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Top Gun movie
The majority of the carrier flight deck shots were of normal aircraft operations and the film crew had to take what they could get, save for the occasional flyby which the film crew would request. While filming, director Tony Scott wanted to shoot aircraft landing and taking off, back-lit by the sun.
Tony Scott paying $25,000 to turn USS Enterprise and shoot F-14 Tomcats back-lit by the sun
During one particular filming sequence, the ship’s commanding officer changed the ship’s course, thus changing the light. According to Top Gun Wiki fandom, when Scott asked if they could continue on their previous course and speed, he was informed by the commander that it cost US $25,000 (equivalent to $59,000 today) to turn the ship, and to continue on course.
Scott wrote the carrier’s captain a US$25,000 check so that the ship could be turned and he could continue shooting for another five minutes.
A $10,000 guesstimate
But, as Ms Meredith Jordan explains in her book Top Gun Memos, the real story behind this famed episode was quite different.
‘Another interaction with the bridge ensued, this one involving Badalato [Executive Producer Bill Badalato], and a comment came back from the bridge along the lines of, ‘Do you have any idea what it costs to run this ship?’ Badalato doesn’t recall how the exchange led to a $10,000 guesstimate, but allows it was probably his idea.
‘Wherever it came from, Badalato wasn’t going to approve it. The budget constraints hadn’t changed, and potentially had grown worse. The production was there to capture what the Navy was doing on its training mission, and the Navy had more than worked with them. Production paperwork had notations like “2 F-14s, 1 SH3 helicopter” to try to keep up with the special services they were using, which presumably would have an associated cost. Badalato didn’t want to upset the delicate balance, and it was entirely possible at that point for there to be a much bigger bill.
Tony Scott personally paying to turn USS Enterprise
‘He told Scott the production wasn’t paying to turn the ship, and Scott said he would pay out of pocket “Tony did that several times with various things,” Kolsrud [First Assistant Director Dan Kolsrud] said. “He had the reputation for saying things like, ‘I’ll pay for the overtime.’ And he did.” But $10,000 was likely a record.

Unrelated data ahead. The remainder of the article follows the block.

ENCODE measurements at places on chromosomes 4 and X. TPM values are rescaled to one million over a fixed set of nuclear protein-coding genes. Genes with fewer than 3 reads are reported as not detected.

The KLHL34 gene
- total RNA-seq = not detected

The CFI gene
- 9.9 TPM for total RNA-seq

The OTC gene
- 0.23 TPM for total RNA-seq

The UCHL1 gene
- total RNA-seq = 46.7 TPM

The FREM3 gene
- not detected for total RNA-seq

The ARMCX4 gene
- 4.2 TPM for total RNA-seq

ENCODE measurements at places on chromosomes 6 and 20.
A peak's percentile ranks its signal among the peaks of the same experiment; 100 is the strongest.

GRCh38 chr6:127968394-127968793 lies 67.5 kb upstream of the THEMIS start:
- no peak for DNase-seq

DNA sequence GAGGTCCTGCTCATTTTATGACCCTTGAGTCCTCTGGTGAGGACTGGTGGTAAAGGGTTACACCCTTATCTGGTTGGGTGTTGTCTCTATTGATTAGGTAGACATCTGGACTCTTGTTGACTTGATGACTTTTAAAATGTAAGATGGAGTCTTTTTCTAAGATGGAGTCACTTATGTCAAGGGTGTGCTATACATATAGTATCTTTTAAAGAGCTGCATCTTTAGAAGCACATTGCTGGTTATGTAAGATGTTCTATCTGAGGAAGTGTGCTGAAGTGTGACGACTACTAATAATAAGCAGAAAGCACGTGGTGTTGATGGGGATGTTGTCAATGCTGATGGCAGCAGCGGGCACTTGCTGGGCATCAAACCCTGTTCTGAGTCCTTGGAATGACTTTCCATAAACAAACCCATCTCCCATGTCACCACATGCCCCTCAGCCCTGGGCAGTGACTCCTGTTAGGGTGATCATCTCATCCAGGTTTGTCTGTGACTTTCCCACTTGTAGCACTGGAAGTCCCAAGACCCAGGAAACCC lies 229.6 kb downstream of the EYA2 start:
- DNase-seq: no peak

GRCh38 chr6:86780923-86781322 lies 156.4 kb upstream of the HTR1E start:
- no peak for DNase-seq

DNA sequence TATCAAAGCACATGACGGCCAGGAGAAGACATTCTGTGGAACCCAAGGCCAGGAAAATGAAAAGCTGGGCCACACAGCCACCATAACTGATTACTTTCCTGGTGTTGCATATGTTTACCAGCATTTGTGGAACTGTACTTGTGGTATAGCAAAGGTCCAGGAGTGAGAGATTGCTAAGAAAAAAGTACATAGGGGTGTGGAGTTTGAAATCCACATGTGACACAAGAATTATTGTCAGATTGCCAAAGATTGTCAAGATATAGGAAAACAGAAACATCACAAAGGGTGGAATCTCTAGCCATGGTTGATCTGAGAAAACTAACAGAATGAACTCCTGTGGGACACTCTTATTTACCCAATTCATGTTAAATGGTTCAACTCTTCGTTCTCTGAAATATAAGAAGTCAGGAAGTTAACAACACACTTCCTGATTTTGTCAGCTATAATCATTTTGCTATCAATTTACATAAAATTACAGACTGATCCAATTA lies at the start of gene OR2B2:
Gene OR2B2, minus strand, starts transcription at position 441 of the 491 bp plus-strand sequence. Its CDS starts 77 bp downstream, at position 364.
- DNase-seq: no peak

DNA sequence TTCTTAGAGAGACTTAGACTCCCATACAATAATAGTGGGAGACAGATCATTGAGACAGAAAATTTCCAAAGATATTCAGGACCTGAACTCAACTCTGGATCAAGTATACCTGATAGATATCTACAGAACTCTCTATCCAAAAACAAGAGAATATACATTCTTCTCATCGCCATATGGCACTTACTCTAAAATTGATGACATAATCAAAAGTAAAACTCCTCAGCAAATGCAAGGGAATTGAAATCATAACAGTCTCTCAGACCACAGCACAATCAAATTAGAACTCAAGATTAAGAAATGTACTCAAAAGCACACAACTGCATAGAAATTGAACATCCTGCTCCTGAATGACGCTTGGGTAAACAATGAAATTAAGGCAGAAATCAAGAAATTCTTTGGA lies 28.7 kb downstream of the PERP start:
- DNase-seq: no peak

‘With the sum agreed, another radio exchange took place. The production would compensate the Navy for departing from its planned schedule. “And then the ship turns, and I am summoned to the bridge,” said Kolsrud. The camera crew returned to getting the shot.
‘The 1st AD knew his way because of his meetings with the navigation officer but this time he climbed the stairs with a degree of trepidation. To that point, he hadn’t even seen the captain, and there he was, sitting in his chair on the bridge. “He was a dignified guy, an enormous guy,” recalled Kolsrud. “I was never in the military, but I stood at attention.”
‘The captain wasn’t happy, and Kolsrud listened as he explained why, nodding and feeling small. It was a humbling experience for the 1st AD, who agreed with the captain, although he didn’t say it “The captain was more flexible than he should have been,” he said.
USS Enterprise captain tired of Tony Scott
‘Semcken [John Semcken, former F-14 pilot and the Navy’s liaison for the movie], who was on deck for the whole exchange, said he thought the captain of the ship got tired of this movie guy barking commands at him and wanted to smack him down.
‘Whether Scott’s check was actually cashed is unclear, but he didn’t end up paying out of pocket for it in the long run. Scott often told people the check bounced. The incident quickly took on legendary proportion and was something people on the movie side of the equation laughed about “The Navy side didn’t think it was that funny,” said Semcken.’
Photo credit: Paramount Pictures